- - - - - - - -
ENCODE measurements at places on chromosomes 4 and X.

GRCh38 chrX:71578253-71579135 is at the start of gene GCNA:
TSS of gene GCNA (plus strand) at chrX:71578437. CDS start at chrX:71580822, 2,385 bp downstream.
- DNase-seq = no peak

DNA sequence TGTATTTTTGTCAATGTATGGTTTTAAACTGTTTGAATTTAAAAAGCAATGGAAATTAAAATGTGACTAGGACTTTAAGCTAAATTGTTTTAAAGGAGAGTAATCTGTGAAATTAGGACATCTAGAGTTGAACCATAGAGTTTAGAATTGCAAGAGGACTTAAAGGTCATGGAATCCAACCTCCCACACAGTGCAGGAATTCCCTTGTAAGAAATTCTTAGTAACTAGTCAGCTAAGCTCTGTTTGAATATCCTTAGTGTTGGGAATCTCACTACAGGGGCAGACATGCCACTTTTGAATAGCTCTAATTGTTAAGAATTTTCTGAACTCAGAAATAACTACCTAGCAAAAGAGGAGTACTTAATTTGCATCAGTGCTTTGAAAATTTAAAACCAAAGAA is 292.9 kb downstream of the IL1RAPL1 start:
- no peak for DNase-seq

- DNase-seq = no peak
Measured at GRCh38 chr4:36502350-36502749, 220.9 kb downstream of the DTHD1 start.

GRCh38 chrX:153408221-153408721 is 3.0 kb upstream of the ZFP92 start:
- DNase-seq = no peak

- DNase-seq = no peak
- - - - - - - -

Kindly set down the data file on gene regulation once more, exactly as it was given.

ENCODE measurements at places on chromosomes 4 and X.

GRCh38 chrX:71578253-71579135 is at the start of gene GCNA:
TSS of gene GCNA (plus strand) at chrX:71578437. CDS start at chrX:71580822, 2,385 bp downstream.
- DNase-seq = no peak

DNA sequence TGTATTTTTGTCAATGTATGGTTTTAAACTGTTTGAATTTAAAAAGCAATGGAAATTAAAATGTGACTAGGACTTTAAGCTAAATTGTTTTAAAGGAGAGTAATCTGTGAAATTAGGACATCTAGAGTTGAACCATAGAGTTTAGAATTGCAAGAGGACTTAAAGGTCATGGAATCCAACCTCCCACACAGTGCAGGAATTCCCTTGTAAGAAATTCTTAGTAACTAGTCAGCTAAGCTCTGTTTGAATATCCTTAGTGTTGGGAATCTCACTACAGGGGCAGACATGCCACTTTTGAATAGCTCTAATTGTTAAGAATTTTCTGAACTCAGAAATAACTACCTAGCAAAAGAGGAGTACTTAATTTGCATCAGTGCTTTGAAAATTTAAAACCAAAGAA is 292.9 kb downstream of the IL1RAPL1 start:
- no peak for DNase-seq

- DNase-seq = no peak
Measured at GRCh38 chr4:36502350-36502749, 220.9 kb downstream of the DTHD1 start.

GRCh38 chrX:153408221-153408721 is 3.0 kb upstream of the ZFP92 start:
- DNase-seq = no peak

- DNase-seq = no peak